Claire, meanwhile, rejected the idea that social workers needed local knowledge, calling it “nonsense”.

“Anybody who works in a large city or rural area is very likely to live a long way from the office to be able to afford accommodation and for personal safety reasons,” she said. “Also, we live in a modern world and flexible working is with us to stay.”

Negative impacts of remote practice

Man at his desk at home, working remotely.

Image by elenabsl/AdobeStock

However, echoing Ofsted, Lindsey pointed to the loss of peer support from remote working, sharing her experience of comforting a distressed colleague in the office with a cup of tea and some company.

“What we do is called social work for a reason,” she added.

“Talking, sharing, laughing, crying, risk managing and the occasional gossip about the head of service may not make me a better person, let alone a better social worker, but it certainly keeps the creeping alienation slightly at bay.”

Another reader, Mark, warned that remote working with families undermined quality of practice.

“I struggle to understand how anyone that works with vulnerable people honestly believes that remote working is in their best interests,” he said.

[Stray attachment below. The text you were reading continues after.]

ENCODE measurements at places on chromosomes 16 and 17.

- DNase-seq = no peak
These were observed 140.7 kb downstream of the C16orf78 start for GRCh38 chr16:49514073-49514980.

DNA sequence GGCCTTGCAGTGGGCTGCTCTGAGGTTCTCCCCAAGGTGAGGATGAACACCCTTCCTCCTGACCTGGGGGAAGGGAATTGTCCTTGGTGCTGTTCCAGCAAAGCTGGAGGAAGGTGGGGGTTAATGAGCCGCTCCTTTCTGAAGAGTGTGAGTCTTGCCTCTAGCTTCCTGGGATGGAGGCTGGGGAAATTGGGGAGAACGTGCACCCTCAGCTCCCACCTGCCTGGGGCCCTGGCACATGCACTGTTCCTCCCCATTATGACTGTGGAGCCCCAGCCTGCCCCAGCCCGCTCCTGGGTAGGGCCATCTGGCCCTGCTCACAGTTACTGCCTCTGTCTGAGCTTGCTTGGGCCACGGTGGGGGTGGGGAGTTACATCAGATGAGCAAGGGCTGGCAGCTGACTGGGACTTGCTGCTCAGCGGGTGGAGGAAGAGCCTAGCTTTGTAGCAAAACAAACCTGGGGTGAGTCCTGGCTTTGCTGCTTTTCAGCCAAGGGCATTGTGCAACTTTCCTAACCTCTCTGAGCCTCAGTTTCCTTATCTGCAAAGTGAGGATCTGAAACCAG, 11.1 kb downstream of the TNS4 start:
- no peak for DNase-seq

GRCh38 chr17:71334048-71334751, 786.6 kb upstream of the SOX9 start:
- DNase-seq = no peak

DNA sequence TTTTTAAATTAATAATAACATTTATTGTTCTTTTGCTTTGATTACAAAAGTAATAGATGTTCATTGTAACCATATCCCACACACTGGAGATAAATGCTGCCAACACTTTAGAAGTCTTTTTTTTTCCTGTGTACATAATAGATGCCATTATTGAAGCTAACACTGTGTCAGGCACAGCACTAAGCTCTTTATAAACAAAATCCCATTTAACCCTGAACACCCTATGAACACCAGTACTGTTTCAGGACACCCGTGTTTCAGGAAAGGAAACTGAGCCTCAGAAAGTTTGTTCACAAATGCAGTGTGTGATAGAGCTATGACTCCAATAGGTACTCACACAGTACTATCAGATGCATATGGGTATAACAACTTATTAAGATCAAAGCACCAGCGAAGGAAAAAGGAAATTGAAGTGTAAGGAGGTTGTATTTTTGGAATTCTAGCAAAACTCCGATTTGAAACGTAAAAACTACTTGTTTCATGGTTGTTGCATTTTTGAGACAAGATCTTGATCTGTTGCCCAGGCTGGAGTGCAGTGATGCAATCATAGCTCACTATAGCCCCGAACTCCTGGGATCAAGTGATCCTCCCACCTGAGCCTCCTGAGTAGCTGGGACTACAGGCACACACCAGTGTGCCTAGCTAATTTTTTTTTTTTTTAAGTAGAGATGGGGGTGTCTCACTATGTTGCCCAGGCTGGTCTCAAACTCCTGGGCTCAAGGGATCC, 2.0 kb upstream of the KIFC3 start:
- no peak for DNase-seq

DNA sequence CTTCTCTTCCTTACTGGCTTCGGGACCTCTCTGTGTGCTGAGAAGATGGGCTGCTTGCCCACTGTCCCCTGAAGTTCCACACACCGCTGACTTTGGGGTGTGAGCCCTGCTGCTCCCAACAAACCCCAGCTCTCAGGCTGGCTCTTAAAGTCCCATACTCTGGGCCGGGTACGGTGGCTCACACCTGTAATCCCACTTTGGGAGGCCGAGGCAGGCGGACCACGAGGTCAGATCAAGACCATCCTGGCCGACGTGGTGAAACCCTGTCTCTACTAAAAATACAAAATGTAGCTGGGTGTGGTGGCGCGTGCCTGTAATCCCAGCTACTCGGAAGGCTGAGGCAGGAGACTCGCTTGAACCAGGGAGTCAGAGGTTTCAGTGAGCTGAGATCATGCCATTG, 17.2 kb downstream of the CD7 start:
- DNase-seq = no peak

“So much of what we do in social work is observational – what is the situation like, surroundings, family dynamics, interactions between clients and their significant others and so on. This is lost when you’re talking to someone via Teams or the telephone.”

Remote working and face-to-face visits

Social worker talking to a young girl

Photo by Valerii Honcharuk/Adobe Stock

Several readers questioned the idea that remote working post pandemic had reduced face-to-face visiting, which is in line with Ofsted’s position in its annual report.

“Many of us work remotely on certain days but that doesn’t mean that we don’t visit or meet with the people we are supporting,” Angela pointed out “You can work from home and still go out on visits.” .

Lily said working from home did not affect her work with vulnerable children “as the home visits are mandatory”, while Chris B added: “I think this is very presumptuous in that remote working means less face-to-face contact.

“I do all my visits and meetings in person, but I mostly complete my records and reports at home. If I need to be at the office for a child, family or otherwise, I am there.”

Agency staff ‘being vilified’

The ADCS’s concerns about agency staff working remotely prompted some to accuse the association of attacking locum staff.

“Here they go again, creating a false narrative about agency social workers,” wrote Elaine in the related article.

“They haven’t provided any statistical data to support these claims. From my observation, local authorities require agency social workers to do face-to-face work like permanent staff. If there are agency social workers who only want to do remote working, then they don’t employ them.”

“Once again agency staff are being vilified and seen as second-class social workers, Yet local authorities would appoint them permanently in a heartbeat,” added Katie.

What are your thoughts on fully remote working? Tell us in the comments below!